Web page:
# Difference between revisions of "Schrodinger equation"

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-\frac{\hbar^2}{2m}\frac{\partial^2\psi}{\partial x^2}+V(x)\psi=i\hbar\frac{\partial \psi}{\partial t} | -\frac{\hbar^2}{2m}\frac{\partial^2\psi}{\partial x^2}+V(x)\psi=i\hbar\frac{\partial \psi}{\partial t} | ||

</math> | </math> | ||

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===Eigenvalue problems=== | ===Eigenvalue problems=== | ||

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<math>E=\frac{\hbar^2 k^2}{2m}</math> | <math>E=\frac{\hbar^2 k^2}{2m}</math> | ||

− | Physically, this corresponds to a wave | + | Physically, this corresponds to a wave travelling with a [[momentum]] given by <math>\hbar k</math>, where k can in principle take any value. |

===Particle in a box=== | ===Particle in a box=== | ||

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<math>E_n=\frac{\hbar^2 k^2}{2m}=\frac{\hbar^2n^2\pi^2}{2m}</math> | <math>E_n=\frac{\hbar^2 k^2}{2m}=\frac{\hbar^2n^2\pi^2}{2m}</math> | ||

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[[Category:Physics]] | [[Category:Physics]] |

## Revision as of 08:15, 29 September 2009

The **Schrodinger equation** is a linear differential equation used in various fields of physics to describe the time evolution of quantum states. It is a fundamental aspect of quantum mechanics. The equation is named for its discoverer, Erwin Schrodinger.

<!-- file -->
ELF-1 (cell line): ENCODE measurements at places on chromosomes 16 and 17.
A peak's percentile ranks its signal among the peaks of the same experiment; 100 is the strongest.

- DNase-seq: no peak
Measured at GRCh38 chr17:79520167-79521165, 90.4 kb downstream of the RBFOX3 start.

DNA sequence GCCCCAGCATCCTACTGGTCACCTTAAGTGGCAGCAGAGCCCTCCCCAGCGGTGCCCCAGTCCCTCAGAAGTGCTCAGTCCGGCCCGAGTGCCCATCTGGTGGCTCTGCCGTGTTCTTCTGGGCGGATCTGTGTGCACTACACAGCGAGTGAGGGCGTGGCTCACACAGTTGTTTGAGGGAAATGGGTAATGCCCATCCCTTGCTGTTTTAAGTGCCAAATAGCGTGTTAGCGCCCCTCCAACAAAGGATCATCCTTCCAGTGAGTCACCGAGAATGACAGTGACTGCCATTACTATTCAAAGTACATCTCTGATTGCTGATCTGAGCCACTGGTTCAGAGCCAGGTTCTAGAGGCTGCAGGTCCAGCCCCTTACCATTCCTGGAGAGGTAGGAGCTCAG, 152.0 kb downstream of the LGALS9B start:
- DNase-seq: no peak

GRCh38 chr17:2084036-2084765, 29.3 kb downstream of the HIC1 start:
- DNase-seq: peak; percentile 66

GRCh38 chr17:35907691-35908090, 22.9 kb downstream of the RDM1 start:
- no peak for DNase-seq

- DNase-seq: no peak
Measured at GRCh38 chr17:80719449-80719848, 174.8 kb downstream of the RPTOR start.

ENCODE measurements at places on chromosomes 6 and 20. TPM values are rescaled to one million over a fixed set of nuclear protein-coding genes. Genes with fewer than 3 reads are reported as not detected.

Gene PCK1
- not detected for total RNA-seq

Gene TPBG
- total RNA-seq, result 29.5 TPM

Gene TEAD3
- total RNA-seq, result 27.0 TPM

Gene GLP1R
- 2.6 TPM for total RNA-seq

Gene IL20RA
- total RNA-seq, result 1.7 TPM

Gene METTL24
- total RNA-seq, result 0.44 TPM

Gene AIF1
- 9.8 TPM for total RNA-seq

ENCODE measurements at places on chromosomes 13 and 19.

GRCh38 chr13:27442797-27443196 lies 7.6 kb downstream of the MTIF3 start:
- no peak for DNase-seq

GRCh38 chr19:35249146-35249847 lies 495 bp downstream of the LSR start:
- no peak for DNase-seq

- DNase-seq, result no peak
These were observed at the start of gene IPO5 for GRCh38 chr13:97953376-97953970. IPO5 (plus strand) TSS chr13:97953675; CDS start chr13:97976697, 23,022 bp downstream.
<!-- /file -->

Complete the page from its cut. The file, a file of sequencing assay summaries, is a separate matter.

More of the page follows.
## Contents

## Mathematical forms

### General time-dependent form

The Schrodinger equation may generally be written

where is the imaginary unit,

is Planck's constant divided by ,

is the quantum mechanical state or wavefunction (expressed here in Dirac notation), and

is the Hamiltonian operator.

The left side of the equation describes how the wavefunction changes with time; the right side is related to its energy. For the simplest case of a particle of mass m moving in a one-dimensional potential V(x), the Schrodinger equation can be written

### Eigenvalue problems

In many instances, steady-state solutions to the equation are of great interest. Physically, these solutions correspond to situations in which the wavefunction has a well-defined energy. The energy is then said to be an eigenvalue for the equation, and the wavefunction corresponding to that energy is called an eigenfunction or eigenstate. In such cases, the Schrodinger equation is time-independent and is often written

Here, *E* is energy, *H* is once again the Hamiltonian operator, and is the energy eigenstate for *E*.

One example of this type of eigenvalue problem is an electrons bound inside an atom.

## Examples for the time-independent equation

### Free particle in one dimension

In this case, and so we see that the solution to the Schrodinger equation must be

with energy given by

Physically, this corresponds to a wave travelling with a momentum given by , where k can in principle take any value.

### Particle in a box

Consider a one-dimensional box of width a, where the potential energy is 0 inside the box and infinite outside of it. This means that must be zero outside the box. One can verify (by substituting into the Schrodinger equation) that

is a solution if where n is any integer. Thus, rather than the continuum of solutions for the free particle, for the particle in a box there is a set of discrete solutions with energies given by